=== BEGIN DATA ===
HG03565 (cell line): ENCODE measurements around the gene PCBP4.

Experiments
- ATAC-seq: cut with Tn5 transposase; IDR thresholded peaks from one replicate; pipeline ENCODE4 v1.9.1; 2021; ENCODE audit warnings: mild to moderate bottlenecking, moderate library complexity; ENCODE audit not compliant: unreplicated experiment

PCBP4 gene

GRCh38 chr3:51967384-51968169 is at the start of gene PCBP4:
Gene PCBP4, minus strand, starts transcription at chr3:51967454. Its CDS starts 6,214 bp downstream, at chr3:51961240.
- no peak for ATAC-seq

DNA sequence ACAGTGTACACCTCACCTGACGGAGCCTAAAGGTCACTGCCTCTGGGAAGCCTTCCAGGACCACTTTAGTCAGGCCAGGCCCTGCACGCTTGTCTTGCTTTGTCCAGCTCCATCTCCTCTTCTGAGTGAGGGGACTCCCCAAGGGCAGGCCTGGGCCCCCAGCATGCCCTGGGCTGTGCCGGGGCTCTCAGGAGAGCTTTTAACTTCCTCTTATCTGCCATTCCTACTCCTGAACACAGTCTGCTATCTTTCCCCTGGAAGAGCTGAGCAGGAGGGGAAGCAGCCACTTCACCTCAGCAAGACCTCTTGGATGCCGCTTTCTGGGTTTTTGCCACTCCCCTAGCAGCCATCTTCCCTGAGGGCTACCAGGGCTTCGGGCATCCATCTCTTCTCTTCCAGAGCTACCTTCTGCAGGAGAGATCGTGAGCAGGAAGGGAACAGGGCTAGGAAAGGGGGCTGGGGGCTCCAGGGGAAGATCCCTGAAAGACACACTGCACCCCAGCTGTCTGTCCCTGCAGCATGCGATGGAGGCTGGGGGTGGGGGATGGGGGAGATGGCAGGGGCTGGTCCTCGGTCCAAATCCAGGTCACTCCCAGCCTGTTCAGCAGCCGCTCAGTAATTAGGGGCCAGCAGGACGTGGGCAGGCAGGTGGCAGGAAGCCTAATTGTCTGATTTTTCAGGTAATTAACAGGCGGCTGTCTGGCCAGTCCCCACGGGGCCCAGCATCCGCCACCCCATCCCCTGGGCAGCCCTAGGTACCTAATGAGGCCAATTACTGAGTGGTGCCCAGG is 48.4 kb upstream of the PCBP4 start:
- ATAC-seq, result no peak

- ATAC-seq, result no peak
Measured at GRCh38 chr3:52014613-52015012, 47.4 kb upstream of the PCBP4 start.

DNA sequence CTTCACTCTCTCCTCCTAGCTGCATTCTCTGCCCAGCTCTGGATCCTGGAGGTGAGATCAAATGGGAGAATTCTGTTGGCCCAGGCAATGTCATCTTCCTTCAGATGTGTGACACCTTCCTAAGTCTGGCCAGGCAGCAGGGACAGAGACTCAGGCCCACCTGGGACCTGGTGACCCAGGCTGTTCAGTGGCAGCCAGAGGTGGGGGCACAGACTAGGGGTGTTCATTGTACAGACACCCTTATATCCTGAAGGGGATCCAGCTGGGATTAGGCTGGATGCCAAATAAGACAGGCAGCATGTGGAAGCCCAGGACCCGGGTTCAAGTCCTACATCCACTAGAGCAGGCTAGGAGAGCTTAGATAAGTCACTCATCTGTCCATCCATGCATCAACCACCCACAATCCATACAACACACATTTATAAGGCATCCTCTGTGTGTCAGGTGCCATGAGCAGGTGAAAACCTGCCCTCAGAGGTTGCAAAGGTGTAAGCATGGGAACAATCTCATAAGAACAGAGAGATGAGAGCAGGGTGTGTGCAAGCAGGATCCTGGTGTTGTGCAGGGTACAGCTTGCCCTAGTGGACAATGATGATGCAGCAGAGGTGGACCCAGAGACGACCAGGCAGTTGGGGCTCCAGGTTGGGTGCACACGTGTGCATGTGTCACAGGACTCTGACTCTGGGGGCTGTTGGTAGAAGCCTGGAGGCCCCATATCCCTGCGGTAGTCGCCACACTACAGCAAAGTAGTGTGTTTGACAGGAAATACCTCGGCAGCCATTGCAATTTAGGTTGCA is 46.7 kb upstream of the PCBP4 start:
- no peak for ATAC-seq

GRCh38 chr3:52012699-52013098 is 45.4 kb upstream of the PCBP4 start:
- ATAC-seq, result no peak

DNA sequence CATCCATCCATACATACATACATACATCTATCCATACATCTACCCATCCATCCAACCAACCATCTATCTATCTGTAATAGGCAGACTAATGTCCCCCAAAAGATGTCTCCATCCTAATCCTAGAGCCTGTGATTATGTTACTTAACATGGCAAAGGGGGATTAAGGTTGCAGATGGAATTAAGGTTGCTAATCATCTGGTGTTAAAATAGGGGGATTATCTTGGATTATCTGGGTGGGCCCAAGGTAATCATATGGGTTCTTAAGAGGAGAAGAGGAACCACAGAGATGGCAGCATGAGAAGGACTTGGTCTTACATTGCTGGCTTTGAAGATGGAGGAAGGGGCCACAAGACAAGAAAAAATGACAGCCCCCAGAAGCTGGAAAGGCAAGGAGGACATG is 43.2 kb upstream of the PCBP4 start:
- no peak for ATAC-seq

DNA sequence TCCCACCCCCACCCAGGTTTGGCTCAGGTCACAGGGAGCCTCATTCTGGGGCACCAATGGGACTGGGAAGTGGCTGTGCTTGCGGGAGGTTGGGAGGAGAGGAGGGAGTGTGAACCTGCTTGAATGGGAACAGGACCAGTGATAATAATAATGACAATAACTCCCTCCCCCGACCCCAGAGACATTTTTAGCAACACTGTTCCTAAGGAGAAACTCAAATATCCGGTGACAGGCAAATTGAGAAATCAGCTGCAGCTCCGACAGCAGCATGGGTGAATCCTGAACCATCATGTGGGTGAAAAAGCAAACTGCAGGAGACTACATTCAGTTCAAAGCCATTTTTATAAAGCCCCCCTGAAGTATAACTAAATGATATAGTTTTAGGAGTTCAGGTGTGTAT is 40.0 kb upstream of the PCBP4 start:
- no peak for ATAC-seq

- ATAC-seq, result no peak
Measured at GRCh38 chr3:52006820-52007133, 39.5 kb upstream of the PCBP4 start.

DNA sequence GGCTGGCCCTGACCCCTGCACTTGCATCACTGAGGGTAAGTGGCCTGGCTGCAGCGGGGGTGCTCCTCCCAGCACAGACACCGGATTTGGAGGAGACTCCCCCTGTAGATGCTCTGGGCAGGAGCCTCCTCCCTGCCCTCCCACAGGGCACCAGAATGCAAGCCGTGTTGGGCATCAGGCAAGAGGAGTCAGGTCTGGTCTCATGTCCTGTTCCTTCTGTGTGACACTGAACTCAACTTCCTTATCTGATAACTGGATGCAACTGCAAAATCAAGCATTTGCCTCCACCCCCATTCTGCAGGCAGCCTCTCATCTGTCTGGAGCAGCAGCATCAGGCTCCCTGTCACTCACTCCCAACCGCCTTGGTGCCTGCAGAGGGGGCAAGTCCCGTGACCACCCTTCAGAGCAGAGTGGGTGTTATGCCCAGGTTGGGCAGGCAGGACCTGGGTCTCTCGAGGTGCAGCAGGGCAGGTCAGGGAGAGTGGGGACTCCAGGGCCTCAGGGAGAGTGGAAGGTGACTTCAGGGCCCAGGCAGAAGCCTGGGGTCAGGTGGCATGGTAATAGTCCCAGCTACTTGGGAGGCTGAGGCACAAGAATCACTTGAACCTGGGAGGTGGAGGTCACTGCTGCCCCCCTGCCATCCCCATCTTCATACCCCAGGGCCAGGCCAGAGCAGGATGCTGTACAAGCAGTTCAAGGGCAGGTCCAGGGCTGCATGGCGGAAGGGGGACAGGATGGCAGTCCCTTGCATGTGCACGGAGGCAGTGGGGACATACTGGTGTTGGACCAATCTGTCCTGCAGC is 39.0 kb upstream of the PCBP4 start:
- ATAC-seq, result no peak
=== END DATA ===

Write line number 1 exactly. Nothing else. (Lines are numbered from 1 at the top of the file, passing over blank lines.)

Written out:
HG03565 (cell line): ENCODE measurements around the gene PCBP4.